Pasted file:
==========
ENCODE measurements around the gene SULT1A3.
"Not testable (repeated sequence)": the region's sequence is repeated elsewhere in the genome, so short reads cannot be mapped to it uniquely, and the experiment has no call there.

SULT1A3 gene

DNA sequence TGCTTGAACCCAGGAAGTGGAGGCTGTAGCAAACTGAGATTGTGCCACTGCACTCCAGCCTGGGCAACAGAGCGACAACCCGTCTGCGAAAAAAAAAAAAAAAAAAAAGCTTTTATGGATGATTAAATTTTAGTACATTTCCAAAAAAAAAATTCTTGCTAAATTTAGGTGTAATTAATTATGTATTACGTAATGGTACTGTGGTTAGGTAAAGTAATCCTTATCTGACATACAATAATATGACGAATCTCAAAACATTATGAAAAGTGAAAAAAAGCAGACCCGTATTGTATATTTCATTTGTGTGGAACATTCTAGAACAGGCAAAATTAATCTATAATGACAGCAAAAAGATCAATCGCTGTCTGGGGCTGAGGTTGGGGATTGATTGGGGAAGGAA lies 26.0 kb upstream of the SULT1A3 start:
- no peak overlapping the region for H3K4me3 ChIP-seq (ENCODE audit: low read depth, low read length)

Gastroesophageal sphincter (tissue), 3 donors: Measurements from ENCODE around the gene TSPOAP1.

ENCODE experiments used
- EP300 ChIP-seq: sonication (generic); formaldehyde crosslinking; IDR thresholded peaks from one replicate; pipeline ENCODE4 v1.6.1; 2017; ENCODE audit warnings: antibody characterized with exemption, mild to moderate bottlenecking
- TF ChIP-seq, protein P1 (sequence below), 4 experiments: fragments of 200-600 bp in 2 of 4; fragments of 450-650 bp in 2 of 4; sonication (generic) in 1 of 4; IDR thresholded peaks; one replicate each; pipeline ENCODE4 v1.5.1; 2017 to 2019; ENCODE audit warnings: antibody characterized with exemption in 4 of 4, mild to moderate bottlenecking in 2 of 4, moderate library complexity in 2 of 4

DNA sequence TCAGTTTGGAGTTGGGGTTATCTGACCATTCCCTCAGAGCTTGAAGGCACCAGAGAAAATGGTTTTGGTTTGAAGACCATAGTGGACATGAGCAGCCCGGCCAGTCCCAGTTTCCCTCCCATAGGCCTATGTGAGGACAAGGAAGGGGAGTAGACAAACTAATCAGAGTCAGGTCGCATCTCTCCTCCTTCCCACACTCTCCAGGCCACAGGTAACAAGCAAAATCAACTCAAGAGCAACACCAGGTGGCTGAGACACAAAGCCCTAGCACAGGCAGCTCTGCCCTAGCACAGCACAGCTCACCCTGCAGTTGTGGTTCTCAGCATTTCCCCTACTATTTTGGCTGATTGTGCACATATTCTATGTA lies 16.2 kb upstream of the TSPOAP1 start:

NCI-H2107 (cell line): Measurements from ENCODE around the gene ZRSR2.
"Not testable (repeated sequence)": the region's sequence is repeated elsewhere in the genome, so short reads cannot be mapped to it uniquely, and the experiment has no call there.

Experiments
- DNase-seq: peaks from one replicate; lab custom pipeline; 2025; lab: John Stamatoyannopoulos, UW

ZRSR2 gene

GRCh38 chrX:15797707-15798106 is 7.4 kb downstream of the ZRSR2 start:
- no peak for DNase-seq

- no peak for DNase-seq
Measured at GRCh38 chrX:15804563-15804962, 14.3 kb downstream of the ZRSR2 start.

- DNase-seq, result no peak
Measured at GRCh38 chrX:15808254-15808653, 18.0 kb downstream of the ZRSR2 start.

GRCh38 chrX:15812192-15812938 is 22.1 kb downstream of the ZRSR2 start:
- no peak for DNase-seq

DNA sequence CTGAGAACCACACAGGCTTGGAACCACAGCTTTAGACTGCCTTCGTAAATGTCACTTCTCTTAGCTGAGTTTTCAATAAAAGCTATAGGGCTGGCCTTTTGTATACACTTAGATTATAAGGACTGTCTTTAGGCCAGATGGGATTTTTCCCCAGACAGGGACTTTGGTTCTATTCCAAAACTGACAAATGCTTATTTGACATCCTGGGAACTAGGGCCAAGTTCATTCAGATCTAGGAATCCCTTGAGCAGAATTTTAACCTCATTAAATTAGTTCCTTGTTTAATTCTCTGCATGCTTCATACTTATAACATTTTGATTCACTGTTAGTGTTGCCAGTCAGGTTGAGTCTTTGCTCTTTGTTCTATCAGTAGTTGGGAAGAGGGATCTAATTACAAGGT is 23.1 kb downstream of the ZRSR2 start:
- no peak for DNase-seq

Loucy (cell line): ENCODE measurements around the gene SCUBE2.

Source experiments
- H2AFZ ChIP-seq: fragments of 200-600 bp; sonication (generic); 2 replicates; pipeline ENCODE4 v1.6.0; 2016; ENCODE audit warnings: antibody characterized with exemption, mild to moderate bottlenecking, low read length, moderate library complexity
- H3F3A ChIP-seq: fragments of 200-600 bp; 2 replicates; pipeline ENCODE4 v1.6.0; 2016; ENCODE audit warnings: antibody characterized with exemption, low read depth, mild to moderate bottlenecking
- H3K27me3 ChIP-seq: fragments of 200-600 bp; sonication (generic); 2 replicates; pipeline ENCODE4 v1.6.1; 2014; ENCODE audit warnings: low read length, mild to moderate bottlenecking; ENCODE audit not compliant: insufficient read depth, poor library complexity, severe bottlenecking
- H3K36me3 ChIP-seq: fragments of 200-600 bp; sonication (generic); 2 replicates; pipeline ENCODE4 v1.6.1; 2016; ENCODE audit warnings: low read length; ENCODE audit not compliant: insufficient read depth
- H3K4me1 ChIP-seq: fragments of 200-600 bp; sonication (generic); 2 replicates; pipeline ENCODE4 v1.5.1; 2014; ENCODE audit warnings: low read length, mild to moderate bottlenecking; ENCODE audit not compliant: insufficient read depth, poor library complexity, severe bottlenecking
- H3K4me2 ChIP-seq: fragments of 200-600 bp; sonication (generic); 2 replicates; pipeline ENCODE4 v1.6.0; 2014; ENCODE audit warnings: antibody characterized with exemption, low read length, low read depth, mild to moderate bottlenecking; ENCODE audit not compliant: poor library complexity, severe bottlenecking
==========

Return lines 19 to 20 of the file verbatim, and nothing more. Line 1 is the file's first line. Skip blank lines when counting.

Measured at GRCh38 chrX:15804563-15804962, 14.3 kb downstream of the ZRSR2 start.

- DNase-seq, result no peak